• PSYC 550 (3) Proseminar in Social/ Personality Psychology

    An exploration of research and theory in social and personality psychology. Advanced study of theories of personality and individual differences, social perception, group processes, attitudes, and the application of personality and social psychological theories across a variety of social, institutional, and cultural settings. A substantial portion of class time is devoted to the critical examination of current research articles and theoretical models in social/ personality psychology. Students will make formal oral and written presentations of individual or group projects/assignments. May be repeated for a total of six (6) units. Enrollment restricted to students enrolled in the psychology graduate program.

  • PSYC 552 (3) Proseminar in Developmental Psychology

    Advanced study of current research and theory in developmental psychology. Issues such as temperament, attachment, gender-identity, cognition, and emotion will be considered from a developmental perspective, as well as the influences of family relationships, social interactions, cultural values, education, and social policy on development. Class discussions and assignments will encourage critical and analytic thinking as well as active learning approaches. Students will make formal oral and written presentations of individual and/or group projects. May be repeated for a total of six (6) units. Enrollment restricted to students enrolled in the psychology graduate program.

  • PSYC 554 (3) Proseminar in Cognitive Psychology

    Advanced study of human cognition. Focuses on theory and research in areas such as attention, categorization, memory, knowledge representation, learning and skill acquisition, psychology of language, thinking, reasoning, problem-solving, and judgment. Relevant issues in neuropsychology, cognitive development, and cognitive disorders will be included to complement the focus on normal adult performance. The role of culture in cognitive activity will be discussed. Discussions and assignments will center around a critical examination of current literature in these areas, including both integrative and interdisciplinary (cognitive science) perspectives. May be repeated for a total of six (6) units. Enrollment restricted to students enrolled in the psychology graduate program.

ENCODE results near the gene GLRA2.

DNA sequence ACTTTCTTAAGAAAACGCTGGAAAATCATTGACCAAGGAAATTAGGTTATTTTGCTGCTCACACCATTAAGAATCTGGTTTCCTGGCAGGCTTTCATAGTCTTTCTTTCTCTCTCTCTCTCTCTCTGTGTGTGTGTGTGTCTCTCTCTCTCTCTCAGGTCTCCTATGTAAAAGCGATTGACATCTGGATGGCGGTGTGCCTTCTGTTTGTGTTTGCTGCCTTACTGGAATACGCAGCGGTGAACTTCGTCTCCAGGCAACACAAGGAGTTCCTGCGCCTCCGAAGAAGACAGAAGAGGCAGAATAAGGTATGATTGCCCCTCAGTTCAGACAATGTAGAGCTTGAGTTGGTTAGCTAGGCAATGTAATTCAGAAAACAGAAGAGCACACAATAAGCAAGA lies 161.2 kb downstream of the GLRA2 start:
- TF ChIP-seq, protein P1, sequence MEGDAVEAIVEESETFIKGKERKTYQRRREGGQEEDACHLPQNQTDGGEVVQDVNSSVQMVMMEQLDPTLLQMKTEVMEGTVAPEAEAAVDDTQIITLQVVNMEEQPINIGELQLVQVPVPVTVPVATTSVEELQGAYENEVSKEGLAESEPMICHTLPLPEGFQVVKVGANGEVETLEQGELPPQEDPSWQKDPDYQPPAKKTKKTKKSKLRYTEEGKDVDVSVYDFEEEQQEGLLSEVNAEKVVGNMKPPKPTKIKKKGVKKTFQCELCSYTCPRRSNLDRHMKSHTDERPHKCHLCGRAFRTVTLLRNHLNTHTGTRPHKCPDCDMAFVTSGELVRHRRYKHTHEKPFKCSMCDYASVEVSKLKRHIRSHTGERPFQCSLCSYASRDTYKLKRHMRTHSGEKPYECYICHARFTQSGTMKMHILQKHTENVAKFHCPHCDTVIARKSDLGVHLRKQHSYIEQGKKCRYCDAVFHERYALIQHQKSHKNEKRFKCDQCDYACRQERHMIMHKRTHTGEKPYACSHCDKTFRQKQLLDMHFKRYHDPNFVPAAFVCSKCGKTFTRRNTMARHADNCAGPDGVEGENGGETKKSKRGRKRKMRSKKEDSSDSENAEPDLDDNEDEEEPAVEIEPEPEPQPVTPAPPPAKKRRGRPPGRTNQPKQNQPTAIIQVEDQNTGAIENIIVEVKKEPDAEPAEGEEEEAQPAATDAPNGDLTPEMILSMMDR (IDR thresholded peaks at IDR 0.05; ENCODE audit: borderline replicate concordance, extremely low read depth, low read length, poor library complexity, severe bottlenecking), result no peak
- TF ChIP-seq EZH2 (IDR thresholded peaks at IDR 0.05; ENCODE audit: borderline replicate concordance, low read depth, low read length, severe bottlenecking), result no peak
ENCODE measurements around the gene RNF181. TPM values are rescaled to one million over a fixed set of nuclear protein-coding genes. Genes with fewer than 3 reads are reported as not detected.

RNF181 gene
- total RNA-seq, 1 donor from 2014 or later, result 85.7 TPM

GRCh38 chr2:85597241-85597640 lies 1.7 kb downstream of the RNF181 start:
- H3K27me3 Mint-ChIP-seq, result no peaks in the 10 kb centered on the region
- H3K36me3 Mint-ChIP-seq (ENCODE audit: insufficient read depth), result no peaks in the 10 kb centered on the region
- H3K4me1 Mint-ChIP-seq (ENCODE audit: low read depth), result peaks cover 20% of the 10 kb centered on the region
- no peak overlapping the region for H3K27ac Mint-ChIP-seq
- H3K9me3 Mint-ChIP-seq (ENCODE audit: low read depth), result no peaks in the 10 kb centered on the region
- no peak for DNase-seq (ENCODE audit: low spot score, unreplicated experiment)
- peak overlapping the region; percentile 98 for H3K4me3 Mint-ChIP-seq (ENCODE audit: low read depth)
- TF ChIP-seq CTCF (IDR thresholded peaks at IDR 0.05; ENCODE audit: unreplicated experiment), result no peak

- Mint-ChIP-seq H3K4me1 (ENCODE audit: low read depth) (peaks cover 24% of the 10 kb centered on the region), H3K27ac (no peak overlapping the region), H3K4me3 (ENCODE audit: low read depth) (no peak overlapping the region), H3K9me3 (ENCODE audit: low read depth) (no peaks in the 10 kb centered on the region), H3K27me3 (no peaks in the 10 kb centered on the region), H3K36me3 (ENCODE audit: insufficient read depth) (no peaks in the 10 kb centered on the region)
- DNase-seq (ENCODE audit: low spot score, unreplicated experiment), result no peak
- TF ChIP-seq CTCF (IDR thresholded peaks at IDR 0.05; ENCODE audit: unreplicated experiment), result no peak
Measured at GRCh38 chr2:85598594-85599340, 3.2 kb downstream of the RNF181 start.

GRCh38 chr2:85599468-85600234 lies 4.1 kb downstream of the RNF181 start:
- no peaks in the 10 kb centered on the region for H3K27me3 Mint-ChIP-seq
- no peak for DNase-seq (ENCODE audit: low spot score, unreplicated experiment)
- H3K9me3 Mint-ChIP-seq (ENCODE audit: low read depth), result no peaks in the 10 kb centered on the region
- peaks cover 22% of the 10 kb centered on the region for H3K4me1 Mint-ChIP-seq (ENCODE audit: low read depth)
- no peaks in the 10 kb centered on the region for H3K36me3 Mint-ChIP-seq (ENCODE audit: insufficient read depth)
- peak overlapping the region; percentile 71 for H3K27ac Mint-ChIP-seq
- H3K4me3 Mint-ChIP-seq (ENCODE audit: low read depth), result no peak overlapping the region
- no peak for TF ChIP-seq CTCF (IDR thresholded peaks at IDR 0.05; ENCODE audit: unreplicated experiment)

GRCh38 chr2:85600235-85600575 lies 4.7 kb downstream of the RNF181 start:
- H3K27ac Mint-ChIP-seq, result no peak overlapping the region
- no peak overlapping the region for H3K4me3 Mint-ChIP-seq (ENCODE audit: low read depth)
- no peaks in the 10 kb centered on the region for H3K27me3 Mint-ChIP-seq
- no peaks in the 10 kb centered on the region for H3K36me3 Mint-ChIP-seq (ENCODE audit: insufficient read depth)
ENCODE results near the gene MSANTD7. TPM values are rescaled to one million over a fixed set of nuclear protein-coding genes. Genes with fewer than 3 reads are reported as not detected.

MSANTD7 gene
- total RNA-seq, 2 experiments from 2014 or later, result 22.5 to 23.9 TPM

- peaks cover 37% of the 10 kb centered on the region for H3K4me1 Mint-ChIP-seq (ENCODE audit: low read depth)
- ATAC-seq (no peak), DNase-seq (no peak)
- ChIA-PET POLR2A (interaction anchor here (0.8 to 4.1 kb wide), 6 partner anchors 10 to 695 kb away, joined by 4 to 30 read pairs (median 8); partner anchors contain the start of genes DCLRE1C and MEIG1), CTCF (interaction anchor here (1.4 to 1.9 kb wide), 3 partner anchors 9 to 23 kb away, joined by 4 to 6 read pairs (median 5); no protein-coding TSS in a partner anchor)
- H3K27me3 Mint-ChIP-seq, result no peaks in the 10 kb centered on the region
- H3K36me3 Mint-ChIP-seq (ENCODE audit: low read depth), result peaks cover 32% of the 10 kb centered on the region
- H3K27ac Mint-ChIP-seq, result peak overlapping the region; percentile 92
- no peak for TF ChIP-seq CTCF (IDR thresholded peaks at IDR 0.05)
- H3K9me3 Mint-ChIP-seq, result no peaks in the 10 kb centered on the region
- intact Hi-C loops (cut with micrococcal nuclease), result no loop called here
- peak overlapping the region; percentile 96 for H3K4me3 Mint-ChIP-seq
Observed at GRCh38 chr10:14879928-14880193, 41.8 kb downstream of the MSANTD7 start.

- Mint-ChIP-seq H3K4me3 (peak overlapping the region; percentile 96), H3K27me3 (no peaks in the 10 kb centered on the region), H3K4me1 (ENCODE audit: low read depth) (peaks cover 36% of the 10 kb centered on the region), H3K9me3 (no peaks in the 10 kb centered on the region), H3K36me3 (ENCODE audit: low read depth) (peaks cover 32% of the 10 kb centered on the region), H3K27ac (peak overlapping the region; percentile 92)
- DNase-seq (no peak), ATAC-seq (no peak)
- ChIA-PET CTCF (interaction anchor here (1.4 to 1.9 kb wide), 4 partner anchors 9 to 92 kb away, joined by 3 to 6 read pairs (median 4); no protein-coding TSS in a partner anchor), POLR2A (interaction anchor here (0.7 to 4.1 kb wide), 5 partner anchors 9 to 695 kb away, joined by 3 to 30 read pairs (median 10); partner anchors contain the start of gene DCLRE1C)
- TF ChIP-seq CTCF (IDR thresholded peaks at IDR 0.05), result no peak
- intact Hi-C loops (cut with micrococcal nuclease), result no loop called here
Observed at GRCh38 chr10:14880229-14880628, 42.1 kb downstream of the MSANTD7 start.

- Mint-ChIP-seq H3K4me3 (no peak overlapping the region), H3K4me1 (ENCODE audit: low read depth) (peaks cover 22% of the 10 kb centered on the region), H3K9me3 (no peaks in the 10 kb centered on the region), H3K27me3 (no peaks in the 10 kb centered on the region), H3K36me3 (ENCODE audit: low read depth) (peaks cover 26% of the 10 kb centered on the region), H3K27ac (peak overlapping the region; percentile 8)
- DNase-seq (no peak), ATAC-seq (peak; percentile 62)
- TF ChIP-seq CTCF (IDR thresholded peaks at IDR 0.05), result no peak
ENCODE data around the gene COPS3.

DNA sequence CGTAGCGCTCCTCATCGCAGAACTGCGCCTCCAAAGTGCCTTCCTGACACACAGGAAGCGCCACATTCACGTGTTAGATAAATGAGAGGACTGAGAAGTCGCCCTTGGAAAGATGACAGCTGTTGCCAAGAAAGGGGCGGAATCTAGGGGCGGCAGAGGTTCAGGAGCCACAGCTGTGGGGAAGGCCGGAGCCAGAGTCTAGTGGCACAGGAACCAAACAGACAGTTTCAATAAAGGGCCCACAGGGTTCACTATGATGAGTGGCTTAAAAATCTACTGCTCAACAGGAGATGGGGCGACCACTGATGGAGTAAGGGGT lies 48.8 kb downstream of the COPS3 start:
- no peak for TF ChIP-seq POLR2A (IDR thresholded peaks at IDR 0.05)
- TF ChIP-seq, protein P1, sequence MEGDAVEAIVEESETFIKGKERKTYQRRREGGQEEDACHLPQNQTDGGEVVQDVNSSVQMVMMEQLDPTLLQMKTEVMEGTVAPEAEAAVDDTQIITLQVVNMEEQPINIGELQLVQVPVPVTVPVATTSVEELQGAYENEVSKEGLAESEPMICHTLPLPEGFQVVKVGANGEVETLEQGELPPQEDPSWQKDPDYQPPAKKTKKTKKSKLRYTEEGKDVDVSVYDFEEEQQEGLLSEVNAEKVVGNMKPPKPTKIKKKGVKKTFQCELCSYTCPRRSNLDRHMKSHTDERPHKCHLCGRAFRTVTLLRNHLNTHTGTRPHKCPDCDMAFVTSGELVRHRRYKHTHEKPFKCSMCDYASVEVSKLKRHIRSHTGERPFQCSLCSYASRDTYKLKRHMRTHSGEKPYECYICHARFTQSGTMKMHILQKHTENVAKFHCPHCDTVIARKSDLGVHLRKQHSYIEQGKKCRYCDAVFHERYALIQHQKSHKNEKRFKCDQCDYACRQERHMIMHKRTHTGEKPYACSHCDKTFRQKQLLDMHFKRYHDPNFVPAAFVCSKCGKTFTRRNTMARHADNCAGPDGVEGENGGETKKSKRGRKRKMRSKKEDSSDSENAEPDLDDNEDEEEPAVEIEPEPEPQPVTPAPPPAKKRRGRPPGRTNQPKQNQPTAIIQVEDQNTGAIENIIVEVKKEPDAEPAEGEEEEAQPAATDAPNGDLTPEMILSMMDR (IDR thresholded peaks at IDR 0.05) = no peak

• PSYC 556 (3) Proseminar in Comparative/Physiological Psychology

    Advanced study of the biological bases of behavior. Critical examination of current research articles and theoretical models in one or more areas of biological psychology such as neuroanatomy and physiology, psychopharmacology, endocrinology, evolutionary theory, and the adaptive significance of behavior. Students will make formal oral and written presentations of individual or group projects. May be repeated for a total of six (6) units. Enrollment restricted to students enrolled in the psychology graduate program.

  • PSYC 558 (3) Proseminar in Counseling/ Clinical Psychology

    In-depth seminar designed to investigate and discuss current topics in counseling/ clinical psychology, including assessment and intervention techniques, professional ethics, multicultural issues, and outcome research. Students will present formal written and oral presentations and lead class discussions of advanced issues relevant to counseling/clinical theory, research, or practice. May be repeated for a total of six (6) units. Enrollment restricted to students enrolled in the of six (6) units. Enrollment restricted to students enrolled in the psychology graduate program.

  • PSYC 560 (3) Selected Topics in Psychology

    Examination of a topic of current interest in a specific area of psychology. Enrollment restricted to students enrolled in the psychology graduate program. May be repeated for credit as topics change for a total of six (6) units. Enrollment restricted to students enrolled in the psychology graduate program.

  • PSYC 600 (3) Contemporary Issues in Psychology

    Students will receive exposure to theoretical background, current research, and contemporary issues in counseling/clinical, cognitive, comparative/physiological, developmental, and social/ personality psychology. Presentations will be given by faculty, second year graduate students, and guest speakers in their fields of expertise. Professional issues including ethics in psychological research and practice, the dissemination of scholarly discourse, the status and coherence of the discipline, and its role in a multicultural, global society will also be explored. Enrollment restricted to students enrolled in the psychology graduate program.